Resource properties

Each resource object has two kinds of properties: inputs and outputs.

At creation time, you supply input properties to control the desired state of the resource:

const bucket = new aws.s3.Bucket("photos", { versioning: { enable: true } });
let bucket = new aws.s3.Bucket("photos", { versioning: { enable: true } });
bucket = s3.Bucket('my-bucket', versioning={ 'enable': True })
_, err := s3.NewBucket(ctx, "my-bucket", &s3.BucketArgs{
    Versioning: map[string]interface{}{
        "enable": true,
    },
})

Input properties are key to how Pulumi works; the diffing of them instructs Pulumi how to do its deployments. And they are what the resource provider uses to perform actual creations and updates.

The resulting resource object offers output properties that communicate its final state:

bucket.bucketDomainName.apply(function (name) {
    console.log(name);
});
bucket.bucketDomainName.apply((name: string) => {
    console.log(name);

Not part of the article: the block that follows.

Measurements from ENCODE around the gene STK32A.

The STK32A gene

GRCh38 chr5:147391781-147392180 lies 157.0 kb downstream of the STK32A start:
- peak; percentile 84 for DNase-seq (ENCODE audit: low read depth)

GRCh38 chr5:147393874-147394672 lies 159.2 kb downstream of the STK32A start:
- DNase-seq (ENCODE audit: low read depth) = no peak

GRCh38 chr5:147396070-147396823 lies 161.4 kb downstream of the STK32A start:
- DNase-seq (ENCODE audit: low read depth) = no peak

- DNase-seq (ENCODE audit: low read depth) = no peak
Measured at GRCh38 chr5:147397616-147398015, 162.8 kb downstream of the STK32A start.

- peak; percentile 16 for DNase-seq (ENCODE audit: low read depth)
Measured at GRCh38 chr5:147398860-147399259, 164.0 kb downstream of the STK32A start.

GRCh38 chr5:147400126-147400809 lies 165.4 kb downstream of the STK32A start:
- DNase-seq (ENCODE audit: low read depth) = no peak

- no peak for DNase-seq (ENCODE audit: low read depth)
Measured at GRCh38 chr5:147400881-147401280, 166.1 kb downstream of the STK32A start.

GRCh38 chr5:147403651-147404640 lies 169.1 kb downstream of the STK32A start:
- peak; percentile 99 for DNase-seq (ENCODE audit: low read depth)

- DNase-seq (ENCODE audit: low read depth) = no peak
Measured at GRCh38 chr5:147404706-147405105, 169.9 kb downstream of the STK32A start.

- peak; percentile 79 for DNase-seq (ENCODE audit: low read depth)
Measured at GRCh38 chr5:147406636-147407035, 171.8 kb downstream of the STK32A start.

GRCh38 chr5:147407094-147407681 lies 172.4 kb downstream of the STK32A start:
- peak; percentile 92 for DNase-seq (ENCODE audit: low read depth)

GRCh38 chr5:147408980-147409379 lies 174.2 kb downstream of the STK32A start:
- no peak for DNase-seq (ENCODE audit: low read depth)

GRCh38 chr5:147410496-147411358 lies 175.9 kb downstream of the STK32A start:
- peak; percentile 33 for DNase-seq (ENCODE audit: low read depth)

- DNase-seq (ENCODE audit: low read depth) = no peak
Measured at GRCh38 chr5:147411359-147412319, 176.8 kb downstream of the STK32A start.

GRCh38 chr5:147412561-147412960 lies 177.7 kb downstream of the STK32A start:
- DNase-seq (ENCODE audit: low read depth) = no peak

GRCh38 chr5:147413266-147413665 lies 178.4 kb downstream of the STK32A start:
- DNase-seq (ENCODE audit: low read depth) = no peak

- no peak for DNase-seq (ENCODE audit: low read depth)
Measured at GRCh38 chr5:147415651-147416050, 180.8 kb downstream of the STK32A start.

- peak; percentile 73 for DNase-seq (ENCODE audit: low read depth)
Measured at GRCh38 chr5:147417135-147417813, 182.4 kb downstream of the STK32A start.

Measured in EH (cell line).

});
print(bucket.bucketDomainName)
bucket.BucketDomainName.Apply(func (name string) error {
    fmt.Println(name)
    return nil
})

A resource often has different output properties than input properties, because cloud providers may compute outputs. For instance, the URL for an API, the IP address of a load balancer, etc, are typically auto-assigned.

A resource’s output properties are promise-like in nature, because they aren’t known until creation finishes. Hence the use of the “apply”-style functions above. Outputs will, in fact, not even resolve to a value during previews.

Output properties also carry dependency information, so that if an output from one resource is supplied as input to another, Pulumi can track dependencies accurately for purposes of parallelism, safe deletion order, and visualizations.


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